The team of doctors at Glasgow's Institute of Neuroscience and Psychology used stem cells for brain injection for a stroke patient, says Guardian. This is the world's first clinical trial of stem cell injection into brain of stroke patients.
The patient, who got severe disability due to the stroke he suffered 18 months ago, was transplanted about 2 millions of fetal brain stem cells into his healthy part of a brain. These cells are expected to produce new neurons and blood vessels and to reduce inflammation in the impaired part of the brain. The treatment showed good results on animal models.
The researchers plan to treat in the trial 11 more male stroke patients aged 60 to 85 using higher doses of stem cells—5mn, 10mn and 20 mn. During the operation requiring a general anaestetic, the cells will be transplanted to patients having suffered the most common stroke type—ischaemic stroke resulting from a blocked blood vessel. The patients will be followed-up two years after the operation to make conclusions on the safety of the method and treatment effects . The doctors will monitor the patients' condition in order to determine whether the treatment helps recovery from stroke.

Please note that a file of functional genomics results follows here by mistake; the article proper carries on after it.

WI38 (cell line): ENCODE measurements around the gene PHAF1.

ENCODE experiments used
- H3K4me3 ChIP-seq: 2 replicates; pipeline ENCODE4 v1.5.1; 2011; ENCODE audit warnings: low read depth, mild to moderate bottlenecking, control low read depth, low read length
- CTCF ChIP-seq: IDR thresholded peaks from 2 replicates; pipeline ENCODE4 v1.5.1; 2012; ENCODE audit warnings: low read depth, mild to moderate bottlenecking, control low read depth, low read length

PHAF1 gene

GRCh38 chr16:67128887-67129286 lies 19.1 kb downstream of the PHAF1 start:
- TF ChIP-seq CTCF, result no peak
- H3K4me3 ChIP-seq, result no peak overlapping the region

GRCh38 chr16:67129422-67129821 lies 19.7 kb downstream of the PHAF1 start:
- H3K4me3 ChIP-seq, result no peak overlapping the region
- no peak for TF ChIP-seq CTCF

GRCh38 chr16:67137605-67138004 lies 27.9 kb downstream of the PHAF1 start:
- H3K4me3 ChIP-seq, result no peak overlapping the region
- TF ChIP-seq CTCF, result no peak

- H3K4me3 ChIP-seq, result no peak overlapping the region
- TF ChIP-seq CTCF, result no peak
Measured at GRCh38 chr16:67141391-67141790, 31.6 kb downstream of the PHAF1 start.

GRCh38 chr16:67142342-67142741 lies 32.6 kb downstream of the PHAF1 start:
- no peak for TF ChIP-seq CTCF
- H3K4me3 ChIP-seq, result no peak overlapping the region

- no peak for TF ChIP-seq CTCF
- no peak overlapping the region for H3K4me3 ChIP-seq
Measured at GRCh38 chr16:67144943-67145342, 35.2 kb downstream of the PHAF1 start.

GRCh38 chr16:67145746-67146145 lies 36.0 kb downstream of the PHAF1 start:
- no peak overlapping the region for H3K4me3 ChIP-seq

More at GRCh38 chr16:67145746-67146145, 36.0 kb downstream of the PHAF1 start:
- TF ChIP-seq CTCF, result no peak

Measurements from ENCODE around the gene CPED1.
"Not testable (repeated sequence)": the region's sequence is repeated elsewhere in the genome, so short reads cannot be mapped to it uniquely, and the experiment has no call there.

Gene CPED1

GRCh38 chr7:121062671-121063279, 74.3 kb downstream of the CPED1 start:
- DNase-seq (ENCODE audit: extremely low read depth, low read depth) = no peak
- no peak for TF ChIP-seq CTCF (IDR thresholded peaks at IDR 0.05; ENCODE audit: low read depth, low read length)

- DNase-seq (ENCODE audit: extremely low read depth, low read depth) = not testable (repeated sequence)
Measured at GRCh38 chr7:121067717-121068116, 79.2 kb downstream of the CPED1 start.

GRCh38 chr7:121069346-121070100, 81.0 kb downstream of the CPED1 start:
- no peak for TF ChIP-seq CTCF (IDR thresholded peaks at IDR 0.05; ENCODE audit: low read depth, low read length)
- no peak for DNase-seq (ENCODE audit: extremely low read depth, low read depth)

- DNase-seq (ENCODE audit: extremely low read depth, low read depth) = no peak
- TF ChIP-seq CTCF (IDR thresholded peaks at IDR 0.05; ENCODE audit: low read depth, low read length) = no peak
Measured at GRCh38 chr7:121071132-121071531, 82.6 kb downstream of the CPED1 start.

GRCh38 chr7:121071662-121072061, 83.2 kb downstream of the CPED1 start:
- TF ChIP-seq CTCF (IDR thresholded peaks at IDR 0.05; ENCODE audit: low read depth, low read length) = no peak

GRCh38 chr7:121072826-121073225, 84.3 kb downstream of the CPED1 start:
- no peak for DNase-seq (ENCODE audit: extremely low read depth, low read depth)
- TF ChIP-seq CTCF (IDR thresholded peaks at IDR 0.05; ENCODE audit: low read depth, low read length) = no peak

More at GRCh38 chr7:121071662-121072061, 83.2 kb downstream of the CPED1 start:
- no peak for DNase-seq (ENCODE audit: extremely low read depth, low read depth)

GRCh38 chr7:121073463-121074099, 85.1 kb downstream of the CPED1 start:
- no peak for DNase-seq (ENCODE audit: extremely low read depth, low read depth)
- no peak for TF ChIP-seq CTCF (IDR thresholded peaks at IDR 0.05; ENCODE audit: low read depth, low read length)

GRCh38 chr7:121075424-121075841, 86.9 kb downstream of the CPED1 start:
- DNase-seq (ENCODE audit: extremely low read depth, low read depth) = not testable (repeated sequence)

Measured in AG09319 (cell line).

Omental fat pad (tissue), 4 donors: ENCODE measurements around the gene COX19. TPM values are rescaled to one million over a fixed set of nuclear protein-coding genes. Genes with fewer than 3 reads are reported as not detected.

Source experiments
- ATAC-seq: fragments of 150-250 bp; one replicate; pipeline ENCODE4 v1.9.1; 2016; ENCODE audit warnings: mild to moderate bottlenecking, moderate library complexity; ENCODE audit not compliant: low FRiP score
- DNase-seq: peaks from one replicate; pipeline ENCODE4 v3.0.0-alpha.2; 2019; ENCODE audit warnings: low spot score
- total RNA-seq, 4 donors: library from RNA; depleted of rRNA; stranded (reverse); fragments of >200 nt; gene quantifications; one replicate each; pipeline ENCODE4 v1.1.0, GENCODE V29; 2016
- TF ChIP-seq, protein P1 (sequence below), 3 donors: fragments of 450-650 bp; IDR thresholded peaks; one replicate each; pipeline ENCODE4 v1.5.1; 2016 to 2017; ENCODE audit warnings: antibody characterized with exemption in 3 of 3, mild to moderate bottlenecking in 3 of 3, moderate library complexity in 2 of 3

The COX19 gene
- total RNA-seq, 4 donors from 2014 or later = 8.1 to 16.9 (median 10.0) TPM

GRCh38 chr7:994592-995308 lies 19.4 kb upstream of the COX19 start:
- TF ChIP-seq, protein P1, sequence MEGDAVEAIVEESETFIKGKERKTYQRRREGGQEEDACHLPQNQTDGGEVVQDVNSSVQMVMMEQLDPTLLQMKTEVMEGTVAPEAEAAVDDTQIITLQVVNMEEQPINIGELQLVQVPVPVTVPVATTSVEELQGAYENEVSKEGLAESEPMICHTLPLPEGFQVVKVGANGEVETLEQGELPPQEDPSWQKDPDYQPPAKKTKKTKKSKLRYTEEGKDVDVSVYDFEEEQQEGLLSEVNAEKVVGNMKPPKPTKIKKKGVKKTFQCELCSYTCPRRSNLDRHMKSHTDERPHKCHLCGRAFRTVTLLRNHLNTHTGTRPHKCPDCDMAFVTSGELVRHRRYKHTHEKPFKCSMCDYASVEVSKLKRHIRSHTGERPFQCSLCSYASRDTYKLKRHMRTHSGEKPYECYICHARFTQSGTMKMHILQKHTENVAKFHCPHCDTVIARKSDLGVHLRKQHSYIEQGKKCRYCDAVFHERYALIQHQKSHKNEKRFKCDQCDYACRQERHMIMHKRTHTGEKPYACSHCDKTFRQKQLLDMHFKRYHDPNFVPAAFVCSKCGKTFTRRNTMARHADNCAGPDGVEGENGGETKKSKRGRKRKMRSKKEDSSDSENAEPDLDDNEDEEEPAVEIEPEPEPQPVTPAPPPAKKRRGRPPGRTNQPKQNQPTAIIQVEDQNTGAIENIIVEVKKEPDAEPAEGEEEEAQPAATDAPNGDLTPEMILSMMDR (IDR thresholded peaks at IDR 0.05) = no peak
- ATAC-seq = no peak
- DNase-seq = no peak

The stem cells used for operation are derived from a twelve-week old fetus. As they have already been programmed to develop into brain cells, their injections pose no cancer risk to the patients.
Being a first trial of stem cell brain injections in stroke patients, this is not the pioneer trial of this type of injections overall. The first took place in 2006 in Oregon, when children with fatal Batten disease received stem cell injections into their brains. The treatment proved to be safe.